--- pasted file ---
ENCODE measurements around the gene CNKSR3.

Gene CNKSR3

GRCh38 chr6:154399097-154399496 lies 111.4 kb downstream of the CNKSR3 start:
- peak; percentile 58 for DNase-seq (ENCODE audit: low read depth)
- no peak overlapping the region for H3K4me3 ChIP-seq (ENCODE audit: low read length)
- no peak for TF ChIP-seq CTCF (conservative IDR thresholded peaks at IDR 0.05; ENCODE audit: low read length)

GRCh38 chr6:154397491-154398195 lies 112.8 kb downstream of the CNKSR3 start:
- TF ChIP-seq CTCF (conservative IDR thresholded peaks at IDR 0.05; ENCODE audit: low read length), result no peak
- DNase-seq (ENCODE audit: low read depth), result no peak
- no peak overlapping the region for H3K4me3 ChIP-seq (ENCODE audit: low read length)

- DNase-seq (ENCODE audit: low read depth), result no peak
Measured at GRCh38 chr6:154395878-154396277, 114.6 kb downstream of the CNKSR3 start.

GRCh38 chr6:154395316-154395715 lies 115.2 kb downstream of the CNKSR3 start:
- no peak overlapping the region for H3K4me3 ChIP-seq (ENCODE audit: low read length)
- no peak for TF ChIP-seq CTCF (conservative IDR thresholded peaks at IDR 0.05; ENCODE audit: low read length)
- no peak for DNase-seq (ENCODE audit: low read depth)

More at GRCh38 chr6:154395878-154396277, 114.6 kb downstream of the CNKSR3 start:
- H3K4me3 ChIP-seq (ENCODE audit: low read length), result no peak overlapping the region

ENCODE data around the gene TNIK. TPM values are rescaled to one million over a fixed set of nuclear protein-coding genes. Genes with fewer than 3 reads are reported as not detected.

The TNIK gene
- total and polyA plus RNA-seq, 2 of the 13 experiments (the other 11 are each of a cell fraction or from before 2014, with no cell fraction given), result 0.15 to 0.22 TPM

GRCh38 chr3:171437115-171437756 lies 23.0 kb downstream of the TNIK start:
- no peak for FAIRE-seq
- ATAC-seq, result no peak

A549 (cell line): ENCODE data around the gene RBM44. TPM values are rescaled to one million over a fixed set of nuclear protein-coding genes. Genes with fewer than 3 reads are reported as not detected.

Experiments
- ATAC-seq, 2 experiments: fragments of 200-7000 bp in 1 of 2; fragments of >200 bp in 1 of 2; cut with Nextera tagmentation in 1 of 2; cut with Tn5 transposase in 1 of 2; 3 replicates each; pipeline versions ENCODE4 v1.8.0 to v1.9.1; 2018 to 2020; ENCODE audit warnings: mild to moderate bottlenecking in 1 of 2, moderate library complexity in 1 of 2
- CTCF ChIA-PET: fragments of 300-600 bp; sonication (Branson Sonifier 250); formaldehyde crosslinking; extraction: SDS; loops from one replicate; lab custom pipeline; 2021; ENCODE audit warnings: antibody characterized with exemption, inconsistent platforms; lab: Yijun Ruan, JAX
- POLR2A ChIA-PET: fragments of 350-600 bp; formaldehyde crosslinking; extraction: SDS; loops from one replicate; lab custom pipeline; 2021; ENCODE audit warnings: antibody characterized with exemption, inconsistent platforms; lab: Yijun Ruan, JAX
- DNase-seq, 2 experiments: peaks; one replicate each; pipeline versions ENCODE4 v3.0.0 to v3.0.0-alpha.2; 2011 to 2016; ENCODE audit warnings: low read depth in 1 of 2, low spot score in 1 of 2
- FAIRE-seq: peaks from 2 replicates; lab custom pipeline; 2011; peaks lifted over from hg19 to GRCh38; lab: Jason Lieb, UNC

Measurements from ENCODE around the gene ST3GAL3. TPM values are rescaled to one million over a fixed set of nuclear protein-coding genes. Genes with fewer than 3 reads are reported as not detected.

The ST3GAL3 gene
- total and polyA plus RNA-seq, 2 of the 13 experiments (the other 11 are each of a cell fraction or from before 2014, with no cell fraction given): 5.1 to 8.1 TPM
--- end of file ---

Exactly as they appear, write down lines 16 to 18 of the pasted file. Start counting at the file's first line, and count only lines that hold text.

- no peak for DNase-seq (ENCODE audit: low read depth)

More at GRCh38 chr6:154395878-154396277, 114.6 kb downstream of the CNKSR3 start:
- H3K4me3 ChIP-seq (ENCODE audit: low read length), result no peak overlapping the region